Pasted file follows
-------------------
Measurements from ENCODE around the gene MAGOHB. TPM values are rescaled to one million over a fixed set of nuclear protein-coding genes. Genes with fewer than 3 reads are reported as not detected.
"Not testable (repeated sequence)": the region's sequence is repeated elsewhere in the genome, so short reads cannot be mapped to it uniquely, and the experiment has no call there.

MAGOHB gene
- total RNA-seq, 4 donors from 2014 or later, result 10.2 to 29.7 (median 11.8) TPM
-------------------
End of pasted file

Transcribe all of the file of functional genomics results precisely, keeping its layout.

Measurements from ENCODE around the gene MAGOHB. TPM values are rescaled to one million over a fixed set of nuclear protein-coding genes. Genes with fewer than 3 reads are reported as not detected.
"Not testable (repeated sequence)": the region's sequence is repeated elsewhere in the genome, so short reads cannot be mapped to it uniquely, and the experiment has no call there.

MAGOHB gene
- total RNA-seq, 4 donors from 2014 or later, result 10.2 to 29.7 (median 11.8) TPM